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Who and What Should I Fear: Early Rabbinic Views

Hosted By: Valley Beit Midrash

Although we generally think of emotions as experiences of individuals, a great deal of recent research demonstrates that emotions are often socially formed and serve social roles. The politics of fear is rampant in our world today, as the events of the past year amply demonstrates. Cultures, religions, and societies, however, have endorsed or condemned “fear” over the course of human history. “Fear” is the most commonly mentioned emotion throughout the Hebrew Bible (Tanakh).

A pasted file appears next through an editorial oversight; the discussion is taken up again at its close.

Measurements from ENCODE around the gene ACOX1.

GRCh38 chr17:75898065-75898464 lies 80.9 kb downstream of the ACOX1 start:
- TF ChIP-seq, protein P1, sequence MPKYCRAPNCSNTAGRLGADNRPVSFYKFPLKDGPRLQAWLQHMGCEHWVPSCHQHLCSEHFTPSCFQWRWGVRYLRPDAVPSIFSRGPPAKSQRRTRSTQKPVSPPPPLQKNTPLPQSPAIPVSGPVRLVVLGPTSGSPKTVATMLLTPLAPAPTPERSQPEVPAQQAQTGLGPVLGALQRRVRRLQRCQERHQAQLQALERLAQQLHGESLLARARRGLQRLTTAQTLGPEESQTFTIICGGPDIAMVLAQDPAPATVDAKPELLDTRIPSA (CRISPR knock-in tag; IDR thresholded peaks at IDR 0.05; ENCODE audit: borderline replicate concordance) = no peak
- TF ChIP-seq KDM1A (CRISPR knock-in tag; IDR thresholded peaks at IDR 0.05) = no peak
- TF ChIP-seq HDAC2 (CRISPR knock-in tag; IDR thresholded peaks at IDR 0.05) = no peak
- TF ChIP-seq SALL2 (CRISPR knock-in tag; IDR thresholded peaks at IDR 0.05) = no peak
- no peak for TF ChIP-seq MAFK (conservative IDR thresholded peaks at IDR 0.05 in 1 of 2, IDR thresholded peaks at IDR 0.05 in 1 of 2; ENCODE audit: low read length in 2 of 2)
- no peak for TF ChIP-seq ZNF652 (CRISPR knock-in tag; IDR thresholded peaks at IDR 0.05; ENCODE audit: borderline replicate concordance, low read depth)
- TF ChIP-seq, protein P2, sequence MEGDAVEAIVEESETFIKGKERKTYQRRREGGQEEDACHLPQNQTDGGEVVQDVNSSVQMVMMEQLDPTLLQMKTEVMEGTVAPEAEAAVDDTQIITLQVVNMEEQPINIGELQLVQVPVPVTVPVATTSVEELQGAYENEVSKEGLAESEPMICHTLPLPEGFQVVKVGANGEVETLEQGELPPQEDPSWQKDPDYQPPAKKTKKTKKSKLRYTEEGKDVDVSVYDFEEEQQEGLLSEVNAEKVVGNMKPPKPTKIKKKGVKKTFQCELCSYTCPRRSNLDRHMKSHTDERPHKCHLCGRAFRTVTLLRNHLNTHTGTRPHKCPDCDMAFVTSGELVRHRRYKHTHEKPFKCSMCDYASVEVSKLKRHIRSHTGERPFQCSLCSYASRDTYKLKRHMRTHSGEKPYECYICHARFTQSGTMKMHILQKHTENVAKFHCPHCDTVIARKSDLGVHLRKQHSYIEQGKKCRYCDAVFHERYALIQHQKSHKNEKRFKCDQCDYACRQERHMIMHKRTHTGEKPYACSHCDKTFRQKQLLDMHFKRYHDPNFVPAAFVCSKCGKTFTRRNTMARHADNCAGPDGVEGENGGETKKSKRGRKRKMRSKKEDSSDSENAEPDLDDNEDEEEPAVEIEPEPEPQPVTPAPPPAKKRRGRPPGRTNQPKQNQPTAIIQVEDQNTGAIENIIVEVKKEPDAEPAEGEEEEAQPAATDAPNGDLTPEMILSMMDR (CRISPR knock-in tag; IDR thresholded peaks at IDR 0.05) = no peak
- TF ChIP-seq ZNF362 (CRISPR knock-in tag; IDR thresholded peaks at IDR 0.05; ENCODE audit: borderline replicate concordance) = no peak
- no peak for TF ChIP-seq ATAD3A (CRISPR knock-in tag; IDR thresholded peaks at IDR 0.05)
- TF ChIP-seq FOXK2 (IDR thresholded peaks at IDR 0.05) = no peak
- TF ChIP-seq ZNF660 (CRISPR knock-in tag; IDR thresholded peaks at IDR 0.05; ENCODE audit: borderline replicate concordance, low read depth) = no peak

Although there has been a good deal written about “fear” in the Tanakh, including both the fear of God and the fear of humans, the limited analysis of references to “fear” in rabbinic texts has focused primarily upon the fear of the divine, with little investigation of what these texts say about interpersonal fear. In this shiur Professor Joel Gereboff will examine what early rabbinic texts say about who and what we ought and ought not to fear. Participants will come to see how these texts seek to shape the emotions and behaviors of both individuals and groups.

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